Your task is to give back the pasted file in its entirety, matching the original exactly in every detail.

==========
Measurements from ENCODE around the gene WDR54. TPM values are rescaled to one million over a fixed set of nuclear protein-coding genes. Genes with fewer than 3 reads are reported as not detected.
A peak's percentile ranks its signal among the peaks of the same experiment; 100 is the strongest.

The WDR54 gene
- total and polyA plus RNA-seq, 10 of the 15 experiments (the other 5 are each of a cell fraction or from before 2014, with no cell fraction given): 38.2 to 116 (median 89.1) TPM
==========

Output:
Measurements from ENCODE around the gene WDR54. TPM values are rescaled to one million over a fixed set of nuclear protein-coding genes. Genes with fewer than 3 reads are reported as not detected.
A peak's percentile ranks its signal among the peaks of the same experiment; 100 is the strongest.

The WDR54 gene
- total and polyA plus RNA-seq, 10 of the 15 experiments (the other 5 are each of a cell fraction or from before 2014, with no cell fraction given): 38.2 to 116 (median 89.1) TPM